Symposium: Atomic Tools as Solutions to Molecular Problems

March 4, 2015

This Monday morning session will be presided over by Jacob T. Shelley of Kent State University.

Session 290, Room 255, 8:30 a.m.

This Monday morning session will be presided over by Jacob T. Shelley of Kent State University.

The session will begin with a presentation by Gary M. Hieftje of Indiana University titled “Plasma Spectrometry - Not Just for Atoms Anymore.” Hieftje will focus on plasma sources that are capable of molecular characterization and speciation in applications such as spots in thin-layer chromatography or 2D gel electrophoresis.

The next presentation in the session is titled “Laser Ablation Molecular Isotopic Spectrometry (LAMIS) – Direct Solid-Sample Isotopic Analysis Through All-Optical Means” and will be delivered by George Chan of Lawrence Berkeley National Laboratory. Chan will present an overview of the theoretical principles of LAMIS and will discuss the analytical figures of merit and challenges of the technique.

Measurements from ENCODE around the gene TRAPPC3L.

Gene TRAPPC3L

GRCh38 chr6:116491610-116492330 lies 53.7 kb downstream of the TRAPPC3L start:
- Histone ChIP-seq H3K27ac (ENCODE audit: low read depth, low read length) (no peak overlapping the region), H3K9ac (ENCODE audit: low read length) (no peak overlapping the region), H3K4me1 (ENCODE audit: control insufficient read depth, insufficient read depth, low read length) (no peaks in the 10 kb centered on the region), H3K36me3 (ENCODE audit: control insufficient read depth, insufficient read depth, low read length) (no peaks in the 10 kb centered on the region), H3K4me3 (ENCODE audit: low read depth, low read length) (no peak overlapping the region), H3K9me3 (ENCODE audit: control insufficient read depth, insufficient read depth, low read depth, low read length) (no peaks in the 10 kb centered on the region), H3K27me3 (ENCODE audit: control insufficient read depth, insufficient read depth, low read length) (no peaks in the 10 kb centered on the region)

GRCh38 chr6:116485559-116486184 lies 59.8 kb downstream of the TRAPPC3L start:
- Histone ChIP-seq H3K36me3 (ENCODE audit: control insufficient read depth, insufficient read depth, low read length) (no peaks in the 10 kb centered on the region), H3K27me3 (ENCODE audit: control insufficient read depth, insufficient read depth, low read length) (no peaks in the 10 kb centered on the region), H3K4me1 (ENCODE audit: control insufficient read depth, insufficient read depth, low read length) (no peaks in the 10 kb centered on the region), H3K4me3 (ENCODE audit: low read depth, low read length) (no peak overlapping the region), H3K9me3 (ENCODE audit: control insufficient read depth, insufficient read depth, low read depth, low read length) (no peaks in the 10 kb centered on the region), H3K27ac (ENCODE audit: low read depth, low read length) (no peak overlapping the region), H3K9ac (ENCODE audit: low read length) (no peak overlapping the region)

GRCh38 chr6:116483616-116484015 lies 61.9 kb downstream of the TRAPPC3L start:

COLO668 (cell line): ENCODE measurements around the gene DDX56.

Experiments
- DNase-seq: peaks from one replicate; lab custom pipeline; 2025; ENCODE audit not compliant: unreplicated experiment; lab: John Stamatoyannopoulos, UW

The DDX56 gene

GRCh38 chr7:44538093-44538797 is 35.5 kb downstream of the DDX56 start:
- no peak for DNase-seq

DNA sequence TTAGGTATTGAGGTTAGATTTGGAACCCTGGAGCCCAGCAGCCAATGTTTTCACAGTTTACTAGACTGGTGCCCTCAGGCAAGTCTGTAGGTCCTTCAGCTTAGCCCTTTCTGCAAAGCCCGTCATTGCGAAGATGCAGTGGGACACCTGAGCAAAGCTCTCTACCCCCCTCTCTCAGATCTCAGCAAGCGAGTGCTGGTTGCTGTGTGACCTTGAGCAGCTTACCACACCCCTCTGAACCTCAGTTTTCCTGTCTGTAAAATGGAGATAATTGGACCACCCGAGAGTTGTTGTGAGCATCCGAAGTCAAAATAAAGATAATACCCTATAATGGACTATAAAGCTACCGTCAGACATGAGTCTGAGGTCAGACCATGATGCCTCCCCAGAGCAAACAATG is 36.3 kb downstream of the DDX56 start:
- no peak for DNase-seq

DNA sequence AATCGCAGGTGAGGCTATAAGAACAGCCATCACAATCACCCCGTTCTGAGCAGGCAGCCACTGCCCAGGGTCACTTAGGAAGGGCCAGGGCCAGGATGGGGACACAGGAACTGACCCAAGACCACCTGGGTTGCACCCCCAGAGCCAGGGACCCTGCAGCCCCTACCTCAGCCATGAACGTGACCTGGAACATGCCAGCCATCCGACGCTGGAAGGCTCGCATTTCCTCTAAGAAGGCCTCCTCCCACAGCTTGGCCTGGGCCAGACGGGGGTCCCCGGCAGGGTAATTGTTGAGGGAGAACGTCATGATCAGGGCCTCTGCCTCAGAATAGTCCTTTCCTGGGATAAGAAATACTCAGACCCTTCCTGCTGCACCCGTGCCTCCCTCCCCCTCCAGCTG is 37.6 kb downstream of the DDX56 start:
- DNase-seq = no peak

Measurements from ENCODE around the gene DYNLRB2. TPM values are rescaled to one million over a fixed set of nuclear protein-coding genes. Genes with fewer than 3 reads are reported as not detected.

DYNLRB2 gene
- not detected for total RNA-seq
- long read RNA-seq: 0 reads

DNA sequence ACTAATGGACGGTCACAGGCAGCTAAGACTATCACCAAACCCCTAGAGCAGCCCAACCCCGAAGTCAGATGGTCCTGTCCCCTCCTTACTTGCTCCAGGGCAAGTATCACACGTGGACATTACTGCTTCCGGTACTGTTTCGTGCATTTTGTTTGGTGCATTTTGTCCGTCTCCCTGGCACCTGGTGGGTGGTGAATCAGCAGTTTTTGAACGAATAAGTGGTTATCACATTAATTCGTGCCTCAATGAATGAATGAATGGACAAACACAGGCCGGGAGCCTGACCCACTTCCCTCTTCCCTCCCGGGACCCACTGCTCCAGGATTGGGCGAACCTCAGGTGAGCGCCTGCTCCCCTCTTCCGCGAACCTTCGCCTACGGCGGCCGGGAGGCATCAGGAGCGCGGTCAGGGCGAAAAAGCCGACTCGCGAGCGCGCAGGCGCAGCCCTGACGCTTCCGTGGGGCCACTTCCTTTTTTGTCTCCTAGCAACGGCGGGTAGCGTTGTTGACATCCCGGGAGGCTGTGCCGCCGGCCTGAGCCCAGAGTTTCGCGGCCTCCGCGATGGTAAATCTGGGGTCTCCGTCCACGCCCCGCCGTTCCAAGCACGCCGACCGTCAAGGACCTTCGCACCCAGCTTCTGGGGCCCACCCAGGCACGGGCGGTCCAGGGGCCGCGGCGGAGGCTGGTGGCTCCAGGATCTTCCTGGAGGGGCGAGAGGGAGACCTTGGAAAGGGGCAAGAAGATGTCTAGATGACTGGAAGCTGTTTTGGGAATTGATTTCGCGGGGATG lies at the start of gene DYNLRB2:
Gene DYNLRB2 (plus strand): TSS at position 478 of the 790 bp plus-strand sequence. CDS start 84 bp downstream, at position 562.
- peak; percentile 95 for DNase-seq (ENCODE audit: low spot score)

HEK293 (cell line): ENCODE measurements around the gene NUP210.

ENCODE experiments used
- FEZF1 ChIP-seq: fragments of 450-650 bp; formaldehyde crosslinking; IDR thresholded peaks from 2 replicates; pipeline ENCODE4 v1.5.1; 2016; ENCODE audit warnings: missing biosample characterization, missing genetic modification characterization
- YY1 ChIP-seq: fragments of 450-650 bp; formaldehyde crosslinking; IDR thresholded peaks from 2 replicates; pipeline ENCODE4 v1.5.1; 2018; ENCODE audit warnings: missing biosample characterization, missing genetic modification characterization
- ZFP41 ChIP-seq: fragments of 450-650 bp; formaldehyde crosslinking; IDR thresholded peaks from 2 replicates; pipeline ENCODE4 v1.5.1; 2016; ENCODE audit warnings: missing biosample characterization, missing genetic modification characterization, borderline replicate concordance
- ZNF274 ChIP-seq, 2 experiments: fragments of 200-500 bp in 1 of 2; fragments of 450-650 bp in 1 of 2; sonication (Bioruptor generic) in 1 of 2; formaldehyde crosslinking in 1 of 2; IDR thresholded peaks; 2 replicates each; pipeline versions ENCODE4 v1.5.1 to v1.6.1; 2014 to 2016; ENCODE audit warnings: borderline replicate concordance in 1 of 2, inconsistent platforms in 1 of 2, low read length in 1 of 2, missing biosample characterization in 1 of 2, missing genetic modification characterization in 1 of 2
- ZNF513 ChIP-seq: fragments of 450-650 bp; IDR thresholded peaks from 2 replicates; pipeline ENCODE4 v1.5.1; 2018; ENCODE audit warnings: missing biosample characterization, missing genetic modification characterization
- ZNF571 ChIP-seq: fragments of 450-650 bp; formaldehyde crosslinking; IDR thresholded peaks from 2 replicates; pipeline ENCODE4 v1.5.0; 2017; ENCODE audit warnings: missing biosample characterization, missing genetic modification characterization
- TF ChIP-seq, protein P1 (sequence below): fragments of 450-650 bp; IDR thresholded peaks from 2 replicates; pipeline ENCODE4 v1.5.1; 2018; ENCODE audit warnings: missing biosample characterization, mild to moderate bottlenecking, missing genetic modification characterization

Gunnar Schwarz of ETH Zurich will present the next talk, titled “Single-Cell-Based Tissue Analysis by Isotopically Tagged Antibodies Using Laser Ablation-cy TOF.” This presentation will discuss various in-house built laser ablation systems and ablation cell geometries for fast screening of tissue and how the wavelength of the laser for tissues is less crucial than for geological samples.

Following a 15-min recess, Gerardo Gamez of Texas Tech University will present a talk titled “‘Say Cheese’: Getting the Molecular Picture with Plasmas.” Gamez will discuss the use of glow-discharge optical emission spectroscopy for analyzing biological thin sections and imaging methods for molecules used for therapeutic compounds, contrasting agents, and toxicology studies.

The final presentation in the session is scheduled to be given by Jacob T. Shelley and is titled “The Atomic Side of Molecular Mass Spectrometry.” This presentation will discuss a novel plasma source for obtaining molecular, structural, and atomic information when it is coupled with mass spectrometry. Shelley will describe the source’s design, operation, and representative applications.